Electronic transfers

Thirteen Days Before E-Naira Launch, Here Are Six Things You Need To Know

Screenshot of CBN Governor Godwin Emefiele.

In June 2021, the Central Bank of Nigeria (CBN) announced plans to launch a digital currency called ‘e-Naira’ by October 2021, joining 81 countries that are heavily considering digital currencies.

The CBN’s decision follows two years of thinking about digital currency technology. Additionally, the CBN’s intention to achieve 80% financial inclusion by the end of 2021 is another motivation to launch the digital currency.

While there is a lot of information out there about this soon to be launched digital currency, here are six things you need to know about the nature of this innovation:

It’s purely digital.

The e-Naira is said to be a central bank digital currency (CBDC), which means that although it is regulated by the CBN, it is a token that would only exist in digital and electronic form.

It is universally transferable.

The CBDC would be eligible for local and international transfers with little to no lag and cheaper transaction fees than physical currencies. Also, it would allow you to transfer existing funds in your bank to your digital currency account.

It has a myriad of economic benefits

With the e-Naira, Nigerians can engage in easier cross-border trade, as well as enjoy a cheaper and faster inflow of funds. In addition, a digital currency would provide more financial opportunities for Nigerians, as they would be able to create new business opportunities and financial products and services.

According to the CBN, another benefit of the e-Naira is a reduction in operating costs and cash management. It would also leave a clearer footprint of digital transactions, making it easier for financial institutions to track transactions.

Read also: Nigeria’s inflation rate drops further to 17.01% in August – SNB report

Financial institutions would still be relevant

The digital currency would be implemented through a two-tier model that would allow a structure leaving room for public-private partnership. Much like physical currency, the CBN will design the e-Naira but disseminate it through regulated financial institutions, which would then provide digital money to individuals and businesses.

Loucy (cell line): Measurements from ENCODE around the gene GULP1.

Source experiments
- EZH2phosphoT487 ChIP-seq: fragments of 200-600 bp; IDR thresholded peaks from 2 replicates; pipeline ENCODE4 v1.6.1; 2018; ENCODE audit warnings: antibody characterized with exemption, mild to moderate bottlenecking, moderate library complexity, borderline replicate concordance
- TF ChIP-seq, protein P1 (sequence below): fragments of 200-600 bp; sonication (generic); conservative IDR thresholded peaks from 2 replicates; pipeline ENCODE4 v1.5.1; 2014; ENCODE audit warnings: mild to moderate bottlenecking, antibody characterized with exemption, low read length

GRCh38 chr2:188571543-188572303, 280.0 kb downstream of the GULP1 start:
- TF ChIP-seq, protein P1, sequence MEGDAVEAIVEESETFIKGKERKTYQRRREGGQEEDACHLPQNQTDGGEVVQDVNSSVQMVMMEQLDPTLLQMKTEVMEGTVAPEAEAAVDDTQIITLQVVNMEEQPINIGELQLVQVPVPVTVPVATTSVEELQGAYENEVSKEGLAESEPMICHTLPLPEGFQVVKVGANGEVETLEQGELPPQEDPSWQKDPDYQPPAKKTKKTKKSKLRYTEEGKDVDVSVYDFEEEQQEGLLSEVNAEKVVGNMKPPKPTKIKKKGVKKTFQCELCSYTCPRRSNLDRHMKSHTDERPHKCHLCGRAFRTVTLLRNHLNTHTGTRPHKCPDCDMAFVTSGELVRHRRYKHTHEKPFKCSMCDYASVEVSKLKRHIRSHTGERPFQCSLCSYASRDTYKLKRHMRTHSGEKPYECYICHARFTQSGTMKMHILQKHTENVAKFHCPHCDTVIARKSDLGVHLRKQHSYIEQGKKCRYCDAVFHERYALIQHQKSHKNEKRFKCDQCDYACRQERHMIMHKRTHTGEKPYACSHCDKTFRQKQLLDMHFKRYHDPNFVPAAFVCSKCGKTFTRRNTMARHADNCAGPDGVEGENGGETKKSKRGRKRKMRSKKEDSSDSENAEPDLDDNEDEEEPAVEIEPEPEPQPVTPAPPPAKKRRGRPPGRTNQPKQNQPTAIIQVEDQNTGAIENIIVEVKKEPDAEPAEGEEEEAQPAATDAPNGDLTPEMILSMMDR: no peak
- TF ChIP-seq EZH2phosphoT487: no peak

It is not a cryptocurrency

Although all cryptocurrencies are digital currencies, it is important to note that not all digital currencies are cryptocurrencies. The e-Naira would be regulated by the Central Bank of Nigeria, but cryptocurrencies are not regulated by any government.

Implementation is on track

A recent development in the digital currency implementation process is the selection of a fintech technical partner, Bitts Inc. After a thorough selection process, as prescribed by Nigerian public procurement law, Bitts Inc. is became a CBN partner for this innovative project. project.

Bitts Inc. prioritizes the creation of payment systems that ensure increased social inclusion, financial inclusion and sustainable overall economic growth; the excellence of their operating methods has earned them recognition from the Bretton Woods Institutions – IMF / World Bank. This is one of the reasons the CBN enlisted them for this crucial exercise.

In addition, the company was the first fintech to digitize a national currency on a blockchain by creating a synthetic CBDC with the support of the Governor, the Central Bank of Barbados and the country’s Minister of Finance.

As Nigeria counts down to its 61st Independence Day, citizens can look forward to the start of a digital age where CBN prioritizes more citizen-centric financial operations.

According to the Geo-economics Center, the Bahamas, Saint Kitts and Nevis, Antigua and Barbuda, Saint Lucia and Gernada are five countries that have fully launched digital currencies; if things go as planned, Nigeria will be one of them.

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